Rapid anthropological assessment procedures (RAP) have evolved as a form of shortcut anthropological techniques which complement quantitative data. RAP is suited for social scientists spending approximately six weeks in the field. The core of the RAP approach is guidelines or "shopping lists" which form the basis for both data collection and analysis. Data are collected through several techniques; formal interviewing, informal interviewing, conversations, observations, participant observations, focus groups, secondary data sources. The advantages and disadvantages of each technique are discussed. Comments are made on the complementarity of qualitative versus quantitative information. Constraints to the RAP approach are acknowledged and analysis is made of the use of RAP for understanding maternal and child mortality.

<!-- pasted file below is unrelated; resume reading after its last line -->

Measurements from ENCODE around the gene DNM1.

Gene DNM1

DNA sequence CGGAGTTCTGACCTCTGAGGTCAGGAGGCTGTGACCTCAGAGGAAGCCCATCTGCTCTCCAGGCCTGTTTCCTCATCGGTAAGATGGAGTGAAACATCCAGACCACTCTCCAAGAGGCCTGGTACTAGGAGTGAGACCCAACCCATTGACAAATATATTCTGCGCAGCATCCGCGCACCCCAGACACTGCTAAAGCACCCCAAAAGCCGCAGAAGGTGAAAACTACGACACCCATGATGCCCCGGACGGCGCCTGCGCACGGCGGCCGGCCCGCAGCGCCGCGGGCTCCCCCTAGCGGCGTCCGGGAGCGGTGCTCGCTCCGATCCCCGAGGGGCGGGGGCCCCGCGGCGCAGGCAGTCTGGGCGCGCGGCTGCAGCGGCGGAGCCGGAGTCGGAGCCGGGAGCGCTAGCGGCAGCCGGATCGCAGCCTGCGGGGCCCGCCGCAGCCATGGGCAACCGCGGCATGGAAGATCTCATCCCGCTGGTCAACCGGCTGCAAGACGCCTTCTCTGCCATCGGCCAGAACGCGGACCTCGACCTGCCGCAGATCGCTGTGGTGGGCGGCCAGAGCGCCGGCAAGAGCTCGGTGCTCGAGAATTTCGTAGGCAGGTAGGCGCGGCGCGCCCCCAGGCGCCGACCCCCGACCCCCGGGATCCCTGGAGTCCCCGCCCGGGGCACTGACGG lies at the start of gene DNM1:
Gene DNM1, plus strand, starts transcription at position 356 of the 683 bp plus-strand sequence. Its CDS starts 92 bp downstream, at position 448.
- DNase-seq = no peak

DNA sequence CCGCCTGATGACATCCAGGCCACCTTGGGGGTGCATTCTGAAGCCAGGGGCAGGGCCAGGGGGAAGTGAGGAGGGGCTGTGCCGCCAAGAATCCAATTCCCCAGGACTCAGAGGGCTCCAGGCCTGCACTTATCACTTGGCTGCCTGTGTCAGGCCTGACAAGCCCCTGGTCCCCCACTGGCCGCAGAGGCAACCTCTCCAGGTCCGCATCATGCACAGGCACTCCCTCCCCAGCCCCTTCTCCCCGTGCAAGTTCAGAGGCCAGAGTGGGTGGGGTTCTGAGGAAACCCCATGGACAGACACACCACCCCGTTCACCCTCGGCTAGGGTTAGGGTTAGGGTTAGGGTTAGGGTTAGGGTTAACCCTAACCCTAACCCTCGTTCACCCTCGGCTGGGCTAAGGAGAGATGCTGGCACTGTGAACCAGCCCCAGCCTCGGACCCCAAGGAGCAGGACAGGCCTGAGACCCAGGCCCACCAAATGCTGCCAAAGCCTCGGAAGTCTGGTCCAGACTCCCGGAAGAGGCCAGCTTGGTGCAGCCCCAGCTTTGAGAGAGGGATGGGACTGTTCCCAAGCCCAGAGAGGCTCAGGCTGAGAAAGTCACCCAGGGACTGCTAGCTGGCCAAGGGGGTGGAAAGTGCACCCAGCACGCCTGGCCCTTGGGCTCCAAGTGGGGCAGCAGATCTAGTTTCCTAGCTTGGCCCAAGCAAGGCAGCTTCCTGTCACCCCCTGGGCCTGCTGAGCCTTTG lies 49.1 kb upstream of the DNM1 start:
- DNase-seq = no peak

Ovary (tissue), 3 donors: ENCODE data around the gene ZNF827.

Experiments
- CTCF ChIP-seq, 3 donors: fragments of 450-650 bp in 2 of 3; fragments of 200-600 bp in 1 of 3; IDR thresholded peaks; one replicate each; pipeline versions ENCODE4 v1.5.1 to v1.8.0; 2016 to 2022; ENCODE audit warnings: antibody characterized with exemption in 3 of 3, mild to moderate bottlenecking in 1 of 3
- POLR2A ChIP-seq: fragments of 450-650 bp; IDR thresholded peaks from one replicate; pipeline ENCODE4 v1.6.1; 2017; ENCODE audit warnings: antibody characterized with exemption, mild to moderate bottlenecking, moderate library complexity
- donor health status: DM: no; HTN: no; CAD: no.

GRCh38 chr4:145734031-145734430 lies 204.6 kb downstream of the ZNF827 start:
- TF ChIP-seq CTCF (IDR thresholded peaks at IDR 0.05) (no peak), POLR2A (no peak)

Although of primary interest to anthropologists, this thorough article will be of interest to many social science researchers and health practitioners. It is probably the best RAP overview.
IUSSP Seminar on Measurement of Maternal and Child Mortality, Morbidity and Health Care: Interdisciplinary Approaches